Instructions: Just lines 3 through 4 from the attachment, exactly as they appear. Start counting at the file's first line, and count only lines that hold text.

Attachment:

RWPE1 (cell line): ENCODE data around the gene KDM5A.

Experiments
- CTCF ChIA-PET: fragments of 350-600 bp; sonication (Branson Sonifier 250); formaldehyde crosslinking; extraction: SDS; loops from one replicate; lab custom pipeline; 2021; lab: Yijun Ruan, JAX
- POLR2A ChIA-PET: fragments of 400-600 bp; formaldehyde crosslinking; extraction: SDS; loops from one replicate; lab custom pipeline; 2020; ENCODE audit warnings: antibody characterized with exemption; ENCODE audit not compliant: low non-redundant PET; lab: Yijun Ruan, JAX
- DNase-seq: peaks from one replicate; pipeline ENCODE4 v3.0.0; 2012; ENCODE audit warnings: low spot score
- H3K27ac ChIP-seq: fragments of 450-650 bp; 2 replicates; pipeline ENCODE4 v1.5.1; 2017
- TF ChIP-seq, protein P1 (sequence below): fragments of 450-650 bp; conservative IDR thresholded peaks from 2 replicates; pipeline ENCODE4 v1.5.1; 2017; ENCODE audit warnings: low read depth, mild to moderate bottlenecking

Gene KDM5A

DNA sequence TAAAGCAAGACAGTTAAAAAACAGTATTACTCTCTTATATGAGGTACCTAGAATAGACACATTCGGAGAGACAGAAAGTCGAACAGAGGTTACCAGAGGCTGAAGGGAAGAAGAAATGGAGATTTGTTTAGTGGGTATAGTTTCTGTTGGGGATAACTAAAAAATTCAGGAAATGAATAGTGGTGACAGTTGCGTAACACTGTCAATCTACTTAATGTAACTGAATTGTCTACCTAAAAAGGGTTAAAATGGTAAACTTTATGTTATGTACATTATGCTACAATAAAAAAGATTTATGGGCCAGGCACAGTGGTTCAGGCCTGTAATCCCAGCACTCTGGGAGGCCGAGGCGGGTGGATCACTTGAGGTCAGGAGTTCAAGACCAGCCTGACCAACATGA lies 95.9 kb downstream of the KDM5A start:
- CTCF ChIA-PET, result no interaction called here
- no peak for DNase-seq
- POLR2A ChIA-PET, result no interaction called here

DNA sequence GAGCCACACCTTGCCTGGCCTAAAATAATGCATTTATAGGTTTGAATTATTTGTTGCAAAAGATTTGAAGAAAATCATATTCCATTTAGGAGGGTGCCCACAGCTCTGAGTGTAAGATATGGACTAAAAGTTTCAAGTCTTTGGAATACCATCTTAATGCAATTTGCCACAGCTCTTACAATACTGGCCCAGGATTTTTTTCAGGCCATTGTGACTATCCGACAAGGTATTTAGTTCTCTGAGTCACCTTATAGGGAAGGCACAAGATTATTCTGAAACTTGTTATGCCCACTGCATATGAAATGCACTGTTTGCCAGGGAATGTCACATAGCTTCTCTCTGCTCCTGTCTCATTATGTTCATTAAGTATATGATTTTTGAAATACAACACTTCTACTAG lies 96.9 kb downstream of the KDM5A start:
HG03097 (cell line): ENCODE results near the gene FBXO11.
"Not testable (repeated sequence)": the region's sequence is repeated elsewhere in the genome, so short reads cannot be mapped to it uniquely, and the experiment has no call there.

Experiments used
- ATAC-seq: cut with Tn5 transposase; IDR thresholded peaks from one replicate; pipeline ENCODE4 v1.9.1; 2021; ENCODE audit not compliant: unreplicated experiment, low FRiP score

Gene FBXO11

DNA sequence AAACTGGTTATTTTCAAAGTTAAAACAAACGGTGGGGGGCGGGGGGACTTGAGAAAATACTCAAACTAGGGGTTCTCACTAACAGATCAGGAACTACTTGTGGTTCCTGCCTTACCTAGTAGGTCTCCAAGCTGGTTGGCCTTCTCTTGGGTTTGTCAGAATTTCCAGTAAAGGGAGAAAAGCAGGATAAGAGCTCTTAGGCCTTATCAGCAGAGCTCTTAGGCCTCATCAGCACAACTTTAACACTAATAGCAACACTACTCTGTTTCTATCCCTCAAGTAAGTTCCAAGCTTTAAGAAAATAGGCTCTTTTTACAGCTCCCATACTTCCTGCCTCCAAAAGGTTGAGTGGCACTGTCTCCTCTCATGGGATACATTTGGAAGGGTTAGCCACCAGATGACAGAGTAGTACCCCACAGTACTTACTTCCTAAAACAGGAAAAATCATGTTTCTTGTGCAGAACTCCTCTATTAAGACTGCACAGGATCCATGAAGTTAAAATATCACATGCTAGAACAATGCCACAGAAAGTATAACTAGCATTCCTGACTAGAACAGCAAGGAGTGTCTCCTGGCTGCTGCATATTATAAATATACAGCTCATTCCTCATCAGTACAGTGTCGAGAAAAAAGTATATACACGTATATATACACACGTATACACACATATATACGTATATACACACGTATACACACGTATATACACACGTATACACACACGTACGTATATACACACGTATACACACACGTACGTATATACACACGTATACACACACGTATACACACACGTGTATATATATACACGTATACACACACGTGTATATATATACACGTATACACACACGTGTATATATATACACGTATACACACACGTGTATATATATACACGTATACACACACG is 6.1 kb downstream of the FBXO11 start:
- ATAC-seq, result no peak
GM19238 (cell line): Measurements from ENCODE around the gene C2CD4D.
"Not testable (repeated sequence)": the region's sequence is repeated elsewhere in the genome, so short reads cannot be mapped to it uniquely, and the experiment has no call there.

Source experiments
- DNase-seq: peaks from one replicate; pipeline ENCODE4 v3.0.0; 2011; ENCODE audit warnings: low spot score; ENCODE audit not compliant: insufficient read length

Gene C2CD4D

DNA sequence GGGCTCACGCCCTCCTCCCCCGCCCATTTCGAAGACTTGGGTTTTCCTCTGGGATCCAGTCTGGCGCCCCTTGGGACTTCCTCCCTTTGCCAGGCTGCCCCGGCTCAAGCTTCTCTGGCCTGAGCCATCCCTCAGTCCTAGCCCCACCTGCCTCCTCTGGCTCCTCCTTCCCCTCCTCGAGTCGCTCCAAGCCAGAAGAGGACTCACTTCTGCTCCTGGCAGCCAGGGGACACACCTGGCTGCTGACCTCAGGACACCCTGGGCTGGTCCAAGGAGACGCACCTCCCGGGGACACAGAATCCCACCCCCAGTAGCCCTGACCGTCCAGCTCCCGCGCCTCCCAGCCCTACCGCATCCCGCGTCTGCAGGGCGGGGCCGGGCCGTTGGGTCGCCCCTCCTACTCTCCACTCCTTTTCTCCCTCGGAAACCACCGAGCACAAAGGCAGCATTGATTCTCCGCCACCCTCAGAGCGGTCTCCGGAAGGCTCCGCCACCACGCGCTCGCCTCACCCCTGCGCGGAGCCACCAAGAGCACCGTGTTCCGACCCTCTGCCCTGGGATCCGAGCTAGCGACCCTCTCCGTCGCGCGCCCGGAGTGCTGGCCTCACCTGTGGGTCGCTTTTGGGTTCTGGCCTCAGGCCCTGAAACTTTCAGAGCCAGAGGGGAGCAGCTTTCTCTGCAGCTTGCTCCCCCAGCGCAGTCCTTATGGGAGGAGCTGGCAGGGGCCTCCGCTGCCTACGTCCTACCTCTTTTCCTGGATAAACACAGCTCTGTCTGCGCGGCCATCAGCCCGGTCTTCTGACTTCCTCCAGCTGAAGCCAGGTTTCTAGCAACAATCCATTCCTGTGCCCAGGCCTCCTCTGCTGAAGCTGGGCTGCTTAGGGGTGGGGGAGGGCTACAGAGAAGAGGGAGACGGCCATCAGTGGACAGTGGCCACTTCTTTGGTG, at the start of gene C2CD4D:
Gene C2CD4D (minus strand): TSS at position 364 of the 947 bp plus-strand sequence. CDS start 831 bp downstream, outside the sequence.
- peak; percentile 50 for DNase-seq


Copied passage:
- CTCF ChIA-PET: fragments of 350-600 bp; sonication (Branson Sonifier 250); formaldehyde crosslinking; extraction: SDS; loops from one replicate; lab custom pipeline; 2021; lab: Yijun Ruan, JAX
- POLR2A ChIA-PET: fragments of 400-600 bp; formaldehyde crosslinking; extraction: SDS; loops from one replicate; lab custom pipeline; 2020; ENCODE audit warnings: antibody characterized with exemption; ENCODE audit not compliant: low non-redundant PET; lab: Yijun Ruan, JAX